All team members are trained to undertake tree surveys. They spend three months of the year surveying the high-risk areas. Remedial works must be completed within three months or less. Following the restoration clearances, arboricultural management follows a policy of non-intervention where possible, “unless a tree is dangerous. We have team members with chainsaw tickets for large fells but rely on contractors to climb for us. Anything we take down, we chip and use on pathways or as mulch once it has been around for a year.”

Nearing a monkey puzzle at the bottom of Badgers’ Bowl, we look back to the sugar maple (Acer saccharum) that is Winkworth’s indicator tree, being the first to turn red in autumn. Of the monkey puzzle Graham says: “When I got here, the lower branches were hitting the ground and very untidy. We raised the crown – helpful when it comes time to mow – and now it looks much better.”

Where the Azalea Steps meet the Bowl’s lakeside path, the boathouse and dam, the exposed roots of an ex-plantation Douglas fir cling valiantly to the sandy slope. Tempting as it is for children to climb on, “to save the roots from further damage, we will move more soil here, plant some hydrangeas and rope the area off.”

Forestry Journal: Acer palmatum ‘Bloodgood’. Burgundy acer leaves rustle above a statement bench – straight-backed seats hewn in a fallen trunk at the bottom of the wood.Acer palmatum ‘Bloodgood’. Burgundy acer leaves rustle above a statement bench – straight-backed seats hewn in a fallen trunk at the bottom of the wood.

A dawn redwood (Metasequoia glyptostroboides) growing opposite could well be an original Fox planting. “You asked my favourite tree. This is it. The name rolls off the tongue and it has a lovely shape!” That this species was only discovered in China during the 1940s does not make this redwood the rarest tree in Winkworth’s collection. That title is reserved for the lime-leaved maple (Acer distylum), “a nice little tree that sits innocuously near the entrance”.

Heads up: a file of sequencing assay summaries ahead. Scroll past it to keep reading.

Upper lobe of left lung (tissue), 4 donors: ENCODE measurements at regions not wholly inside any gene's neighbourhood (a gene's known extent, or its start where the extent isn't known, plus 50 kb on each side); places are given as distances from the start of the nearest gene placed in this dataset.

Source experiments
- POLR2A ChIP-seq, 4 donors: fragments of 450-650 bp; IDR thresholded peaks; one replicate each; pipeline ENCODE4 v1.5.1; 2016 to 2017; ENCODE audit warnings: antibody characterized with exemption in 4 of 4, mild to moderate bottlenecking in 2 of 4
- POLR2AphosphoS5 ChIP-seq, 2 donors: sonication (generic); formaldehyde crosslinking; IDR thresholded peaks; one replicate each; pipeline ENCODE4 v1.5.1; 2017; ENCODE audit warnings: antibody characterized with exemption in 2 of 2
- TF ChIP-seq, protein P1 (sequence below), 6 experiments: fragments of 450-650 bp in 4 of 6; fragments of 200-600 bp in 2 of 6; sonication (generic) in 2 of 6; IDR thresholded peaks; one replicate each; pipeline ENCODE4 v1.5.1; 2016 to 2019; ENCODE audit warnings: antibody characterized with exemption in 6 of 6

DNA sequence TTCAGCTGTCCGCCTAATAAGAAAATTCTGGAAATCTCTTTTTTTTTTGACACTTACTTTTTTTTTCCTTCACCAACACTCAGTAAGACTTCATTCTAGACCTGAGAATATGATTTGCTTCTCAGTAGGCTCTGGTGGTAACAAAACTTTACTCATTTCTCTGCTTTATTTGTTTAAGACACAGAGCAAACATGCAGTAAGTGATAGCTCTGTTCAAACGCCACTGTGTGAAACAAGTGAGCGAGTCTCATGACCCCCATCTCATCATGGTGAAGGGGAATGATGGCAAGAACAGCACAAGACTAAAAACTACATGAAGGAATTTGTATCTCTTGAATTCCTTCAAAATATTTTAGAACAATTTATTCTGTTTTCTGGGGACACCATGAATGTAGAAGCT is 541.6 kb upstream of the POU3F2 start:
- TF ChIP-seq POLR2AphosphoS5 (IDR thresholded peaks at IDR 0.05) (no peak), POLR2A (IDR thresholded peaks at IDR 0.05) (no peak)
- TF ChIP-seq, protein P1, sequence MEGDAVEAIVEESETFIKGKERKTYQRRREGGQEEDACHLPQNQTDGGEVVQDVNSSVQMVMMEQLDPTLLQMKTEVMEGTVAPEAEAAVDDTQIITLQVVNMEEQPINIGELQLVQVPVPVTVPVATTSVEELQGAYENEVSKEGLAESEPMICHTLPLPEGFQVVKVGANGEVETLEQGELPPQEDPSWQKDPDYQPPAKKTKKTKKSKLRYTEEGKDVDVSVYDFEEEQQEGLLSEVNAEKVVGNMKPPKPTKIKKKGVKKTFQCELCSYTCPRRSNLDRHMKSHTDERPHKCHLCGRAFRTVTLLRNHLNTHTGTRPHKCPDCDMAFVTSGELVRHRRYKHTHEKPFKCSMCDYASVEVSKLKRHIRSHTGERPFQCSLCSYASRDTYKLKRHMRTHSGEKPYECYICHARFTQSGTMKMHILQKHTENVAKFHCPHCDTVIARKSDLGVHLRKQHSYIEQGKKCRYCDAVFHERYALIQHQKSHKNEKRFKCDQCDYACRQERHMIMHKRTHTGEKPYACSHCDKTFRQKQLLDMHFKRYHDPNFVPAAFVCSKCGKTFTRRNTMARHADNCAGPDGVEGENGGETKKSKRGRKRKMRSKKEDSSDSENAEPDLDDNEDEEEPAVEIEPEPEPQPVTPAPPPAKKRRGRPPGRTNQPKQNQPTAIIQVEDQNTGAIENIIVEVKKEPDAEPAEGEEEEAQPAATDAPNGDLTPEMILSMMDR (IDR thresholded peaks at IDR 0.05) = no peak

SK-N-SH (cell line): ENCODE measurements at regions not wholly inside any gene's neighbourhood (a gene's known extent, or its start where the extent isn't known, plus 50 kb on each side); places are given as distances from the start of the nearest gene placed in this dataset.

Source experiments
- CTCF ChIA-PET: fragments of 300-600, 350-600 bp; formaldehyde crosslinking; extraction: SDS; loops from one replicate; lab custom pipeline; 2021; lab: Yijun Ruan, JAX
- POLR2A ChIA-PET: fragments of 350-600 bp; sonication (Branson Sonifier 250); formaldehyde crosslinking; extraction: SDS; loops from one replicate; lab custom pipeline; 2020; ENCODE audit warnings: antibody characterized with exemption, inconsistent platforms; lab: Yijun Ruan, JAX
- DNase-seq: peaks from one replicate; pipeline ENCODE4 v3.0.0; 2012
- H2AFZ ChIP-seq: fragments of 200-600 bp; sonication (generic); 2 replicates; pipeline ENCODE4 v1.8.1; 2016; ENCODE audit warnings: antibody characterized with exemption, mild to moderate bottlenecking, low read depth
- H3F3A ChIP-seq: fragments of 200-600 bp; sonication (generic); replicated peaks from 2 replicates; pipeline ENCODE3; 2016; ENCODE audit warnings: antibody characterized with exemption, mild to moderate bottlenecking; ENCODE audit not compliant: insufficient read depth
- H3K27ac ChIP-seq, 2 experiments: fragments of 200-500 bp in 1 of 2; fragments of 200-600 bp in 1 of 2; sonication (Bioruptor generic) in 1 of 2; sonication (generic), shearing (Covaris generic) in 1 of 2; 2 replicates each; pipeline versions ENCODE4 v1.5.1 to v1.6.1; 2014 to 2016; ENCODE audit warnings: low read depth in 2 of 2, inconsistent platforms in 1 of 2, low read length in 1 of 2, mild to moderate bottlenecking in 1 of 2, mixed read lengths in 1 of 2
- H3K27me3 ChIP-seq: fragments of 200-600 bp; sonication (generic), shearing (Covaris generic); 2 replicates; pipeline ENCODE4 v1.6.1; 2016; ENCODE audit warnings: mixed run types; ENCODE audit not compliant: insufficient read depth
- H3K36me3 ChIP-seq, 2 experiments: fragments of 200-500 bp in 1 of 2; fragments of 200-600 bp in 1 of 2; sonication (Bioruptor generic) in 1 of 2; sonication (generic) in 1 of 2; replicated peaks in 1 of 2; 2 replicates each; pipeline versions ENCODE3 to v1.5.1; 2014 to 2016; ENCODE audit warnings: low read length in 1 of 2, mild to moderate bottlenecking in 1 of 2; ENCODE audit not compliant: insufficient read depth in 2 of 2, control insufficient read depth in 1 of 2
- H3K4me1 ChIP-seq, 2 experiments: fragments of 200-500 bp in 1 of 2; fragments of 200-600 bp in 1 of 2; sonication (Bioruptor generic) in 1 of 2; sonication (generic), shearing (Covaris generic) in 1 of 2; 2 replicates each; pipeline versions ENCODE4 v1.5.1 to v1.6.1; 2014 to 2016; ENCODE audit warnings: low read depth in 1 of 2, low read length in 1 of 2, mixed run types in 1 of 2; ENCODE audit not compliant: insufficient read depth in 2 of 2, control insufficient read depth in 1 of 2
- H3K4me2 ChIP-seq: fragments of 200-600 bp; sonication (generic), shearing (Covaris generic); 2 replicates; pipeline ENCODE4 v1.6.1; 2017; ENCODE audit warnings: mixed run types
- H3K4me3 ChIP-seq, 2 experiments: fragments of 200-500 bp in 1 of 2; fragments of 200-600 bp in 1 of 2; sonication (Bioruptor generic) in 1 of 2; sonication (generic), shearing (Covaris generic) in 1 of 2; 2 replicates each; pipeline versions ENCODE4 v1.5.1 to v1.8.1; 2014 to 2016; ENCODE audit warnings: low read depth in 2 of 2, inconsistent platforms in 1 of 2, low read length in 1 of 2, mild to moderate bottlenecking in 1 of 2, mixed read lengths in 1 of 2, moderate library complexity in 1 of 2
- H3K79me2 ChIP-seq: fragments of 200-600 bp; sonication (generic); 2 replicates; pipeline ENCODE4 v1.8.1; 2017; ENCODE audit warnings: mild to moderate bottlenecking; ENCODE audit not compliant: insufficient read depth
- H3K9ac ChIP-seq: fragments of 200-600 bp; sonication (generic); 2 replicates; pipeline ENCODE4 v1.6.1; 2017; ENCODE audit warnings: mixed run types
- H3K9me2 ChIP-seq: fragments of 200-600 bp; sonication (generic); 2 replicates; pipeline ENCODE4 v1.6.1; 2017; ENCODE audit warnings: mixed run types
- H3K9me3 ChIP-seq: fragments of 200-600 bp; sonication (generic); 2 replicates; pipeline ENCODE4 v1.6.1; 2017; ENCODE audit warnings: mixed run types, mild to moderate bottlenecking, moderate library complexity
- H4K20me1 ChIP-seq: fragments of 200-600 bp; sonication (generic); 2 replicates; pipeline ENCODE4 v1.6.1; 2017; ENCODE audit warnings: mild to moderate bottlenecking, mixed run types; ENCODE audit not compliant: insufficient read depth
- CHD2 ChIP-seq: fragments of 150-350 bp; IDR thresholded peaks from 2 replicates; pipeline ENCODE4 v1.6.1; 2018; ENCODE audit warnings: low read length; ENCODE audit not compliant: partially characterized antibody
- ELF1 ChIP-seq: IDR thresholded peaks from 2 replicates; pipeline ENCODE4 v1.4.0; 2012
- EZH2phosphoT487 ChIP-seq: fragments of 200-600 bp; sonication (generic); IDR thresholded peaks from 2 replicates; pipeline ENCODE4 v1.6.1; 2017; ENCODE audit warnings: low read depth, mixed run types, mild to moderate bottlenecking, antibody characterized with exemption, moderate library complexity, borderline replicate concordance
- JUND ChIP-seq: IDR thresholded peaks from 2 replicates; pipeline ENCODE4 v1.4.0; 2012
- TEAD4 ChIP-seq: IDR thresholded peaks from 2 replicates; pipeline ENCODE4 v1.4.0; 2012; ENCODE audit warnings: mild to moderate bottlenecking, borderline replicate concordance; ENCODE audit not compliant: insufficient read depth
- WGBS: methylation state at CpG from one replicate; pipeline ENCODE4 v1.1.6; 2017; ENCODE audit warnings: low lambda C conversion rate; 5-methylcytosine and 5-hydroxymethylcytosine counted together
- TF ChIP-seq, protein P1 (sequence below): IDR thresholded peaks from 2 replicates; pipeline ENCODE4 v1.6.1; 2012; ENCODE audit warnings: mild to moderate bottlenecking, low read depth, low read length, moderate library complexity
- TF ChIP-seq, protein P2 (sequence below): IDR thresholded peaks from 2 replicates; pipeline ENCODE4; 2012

At the bottom of the site, Rowe’s Flashe Meadow is relatively unpopulated, and the eastern belt of trees hides a forest school. This meadow is the place to be in autumn to witness the Bowl’s fiery red hillside reflected in Rowe’s Flashe Lake. Above the lakeside larch and Atlantic cedar, Dr Fox planted up the hillside with Quercus coccinea, Quercus rubra, Liquidambar and Acer rubrum. In 2017, artists were given four and a half hours to capture this view during the televised finals of Landscape Artist of the Year. “The acers turn dark red and when the leaves drop, you get a red base and red top. It’s fantastic.”

Graham shares an image of the hillside before its two-year restoration (thinning). “People did ask why we were removing trees. We explained that Winkworth is not woodland, more a garden with trees that deserve to reach their full potential, and to open up the view. Now people sit and eat picnics among them. That is important, people getting close to the trees.”

Forestry Journal: At the top of the slope above Oak Bank, Fox-planted (now gnarled) Acer rubrum (very left) and in front of the bench and viewpoint.At the top of the slope above Oak Bank, Fox-planted (now gnarled) Acer rubrum (very left) and in front of the bench and viewpoint.

Local visitors were welcomed throughout all pandemic lockdowns and two senior gardeners remained on site. Fewer visitors gave the grounds time to recover. With fewer meetings, Graham had time to repair the paths and he began gardening again.

At the end of the lakeside trail, Japanese acers have been felled to stumps, with one left for honey fungus to ‘attack’. “By doing this, it seems not to spread a great deal.”

READ MORE: Forest Canopy Foundation: Increasing woodland creation

Skirting Sorbus Hill, Oak Bank’s interlocking azalea have been thinned. Some Liquidambar struggle with water shortages on the sandy lime-free slopes and tree gauges and water bags are being trialled.